27 Nov Meet Bob Heckman, CIO
Criterion has many veterans and active reservists among its leadership and staff. Today, we’d like to introduce you to Bob Heckman, Criterion’s CIO. You can find more profiles of veterans and other employees in our Life at Criterion category.
What branch did you serve in?
United States Marine Corps
What was your position?
Technical Controller (TechCon)
What was the time frame you were in the military?
1988 – 1993
What was the most rewarding aspect of serving in the military?
The mission focus. I was part of a team that supported ground amphibious forcible entry capability to the naval expeditionary force (NEF) and conducted subsequent land operations in numerous operational environments. I supervised the installation, operation, troubleshooting, maintenance, and security of computers, networks, and satellite communication systems during the Gulf War.
What lessons learned during your service do you apply to your job now in the civilian sector?
Two key lessons come to mind:
- The KISS principle – KISS, an acronym for “Keep it simple, stupid,” is a design principle noted by the U.S. Navy in 1960. The KISS principle states that most systems work best if they are kept simple rather than made complicated. Therefore, simplicity should be a key goal in design, and unnecessary complexity should be avoided.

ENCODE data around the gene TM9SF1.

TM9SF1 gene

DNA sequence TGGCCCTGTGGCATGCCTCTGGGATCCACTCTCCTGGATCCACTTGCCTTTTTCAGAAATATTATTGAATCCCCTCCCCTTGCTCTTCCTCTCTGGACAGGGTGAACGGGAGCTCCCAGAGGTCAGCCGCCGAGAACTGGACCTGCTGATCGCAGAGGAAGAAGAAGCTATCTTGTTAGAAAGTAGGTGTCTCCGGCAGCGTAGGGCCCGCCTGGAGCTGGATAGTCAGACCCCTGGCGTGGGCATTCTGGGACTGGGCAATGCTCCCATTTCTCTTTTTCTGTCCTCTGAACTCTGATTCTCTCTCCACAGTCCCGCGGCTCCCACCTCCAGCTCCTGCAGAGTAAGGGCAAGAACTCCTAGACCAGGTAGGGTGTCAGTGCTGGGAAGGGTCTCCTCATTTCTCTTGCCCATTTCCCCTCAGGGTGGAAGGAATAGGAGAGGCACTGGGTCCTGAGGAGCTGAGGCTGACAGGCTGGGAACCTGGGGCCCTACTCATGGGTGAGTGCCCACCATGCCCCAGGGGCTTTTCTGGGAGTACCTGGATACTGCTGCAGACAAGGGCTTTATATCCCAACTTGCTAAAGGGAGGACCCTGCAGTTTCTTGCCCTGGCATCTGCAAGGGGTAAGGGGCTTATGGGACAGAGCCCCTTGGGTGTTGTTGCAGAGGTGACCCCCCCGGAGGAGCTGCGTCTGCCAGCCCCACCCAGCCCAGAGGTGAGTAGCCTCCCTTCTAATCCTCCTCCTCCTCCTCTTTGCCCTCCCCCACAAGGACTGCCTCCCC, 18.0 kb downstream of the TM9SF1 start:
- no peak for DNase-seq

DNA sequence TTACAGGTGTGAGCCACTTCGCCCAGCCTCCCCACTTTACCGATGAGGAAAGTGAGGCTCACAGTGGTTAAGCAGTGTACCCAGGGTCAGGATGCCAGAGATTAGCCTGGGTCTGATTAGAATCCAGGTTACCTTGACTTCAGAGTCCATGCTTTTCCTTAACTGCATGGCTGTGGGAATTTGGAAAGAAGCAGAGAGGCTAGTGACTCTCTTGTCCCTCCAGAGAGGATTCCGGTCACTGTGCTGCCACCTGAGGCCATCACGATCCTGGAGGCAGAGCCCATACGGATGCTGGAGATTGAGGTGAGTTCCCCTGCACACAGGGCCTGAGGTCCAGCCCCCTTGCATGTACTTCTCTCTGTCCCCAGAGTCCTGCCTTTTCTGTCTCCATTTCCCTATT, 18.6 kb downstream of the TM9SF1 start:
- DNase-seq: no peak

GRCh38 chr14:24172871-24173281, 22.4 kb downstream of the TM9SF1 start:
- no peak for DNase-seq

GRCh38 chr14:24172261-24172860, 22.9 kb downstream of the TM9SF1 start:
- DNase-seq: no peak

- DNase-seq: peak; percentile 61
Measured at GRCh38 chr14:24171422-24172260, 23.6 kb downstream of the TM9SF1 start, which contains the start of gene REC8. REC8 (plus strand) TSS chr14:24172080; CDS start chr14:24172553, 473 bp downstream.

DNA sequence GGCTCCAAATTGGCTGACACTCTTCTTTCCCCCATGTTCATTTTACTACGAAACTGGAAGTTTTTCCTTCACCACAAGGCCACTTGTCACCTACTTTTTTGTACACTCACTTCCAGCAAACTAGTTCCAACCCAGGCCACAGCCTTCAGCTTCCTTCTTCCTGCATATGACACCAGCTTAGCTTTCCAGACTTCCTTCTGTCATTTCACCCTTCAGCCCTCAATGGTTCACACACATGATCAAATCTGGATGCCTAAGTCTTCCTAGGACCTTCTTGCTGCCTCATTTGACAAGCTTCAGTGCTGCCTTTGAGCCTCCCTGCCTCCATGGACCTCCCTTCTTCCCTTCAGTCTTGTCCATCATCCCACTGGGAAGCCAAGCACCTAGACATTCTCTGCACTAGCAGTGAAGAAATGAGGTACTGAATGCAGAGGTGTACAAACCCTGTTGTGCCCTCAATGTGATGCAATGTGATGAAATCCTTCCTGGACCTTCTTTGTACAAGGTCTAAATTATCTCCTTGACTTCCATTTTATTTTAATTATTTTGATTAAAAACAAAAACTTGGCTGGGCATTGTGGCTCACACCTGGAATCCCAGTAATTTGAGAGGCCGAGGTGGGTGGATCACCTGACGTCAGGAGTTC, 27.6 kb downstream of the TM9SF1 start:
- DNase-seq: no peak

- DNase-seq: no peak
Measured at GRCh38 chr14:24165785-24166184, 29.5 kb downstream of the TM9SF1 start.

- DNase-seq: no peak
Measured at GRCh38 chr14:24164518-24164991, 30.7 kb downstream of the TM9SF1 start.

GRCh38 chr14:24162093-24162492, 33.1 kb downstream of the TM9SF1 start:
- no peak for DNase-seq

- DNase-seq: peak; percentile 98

- Never try to teach a pig to sing; it wastes your time and it annoys the pig – Some people are either unable or unwilling to learn. Attempting to instruct such people is waste of time, despite your best intentions. Discover what they are good at, what their strengths are, and leverage those abilities.
Why did you choose to pursue a job in Government Contracting? How do you like it?
I wanted to continue serving my country while being paid better and not getting shot at. I love it!
What advice would you give to military members who are about to re-enter civilian life?
Take advantage of the Transition Assistance Program (TAP), and, more importantly, hire a firm to provide professional career services. They will help you explore your career goals and work toward achieving them. This starts with a consultation where you’ll have a one-on-one discussion about your background, education, accomplishments, career goals, and target salary. They will help you with career coaching, your job search strategy, job interview preparation, and provide salary negotiation advice. Plus, they will help you develop a resume (demilitarize it) that lands you more interviews, a better job, more money, and greater fulfillment. You will receive a professional persuasive cover letter that will emphasize key strengths in your resume and show why you’re the right person for the role – while setting you apart from every other service member leaving the military. Combined, these professional career services will help you get noticed by recruiters, ace the interview, and set your career on the right trajectory. Career services should include helping you develop your professional online profile (i.e. LinkedIn) so that it is optimized to attract the right hiring managers, bring you more opportunities, and expand your network.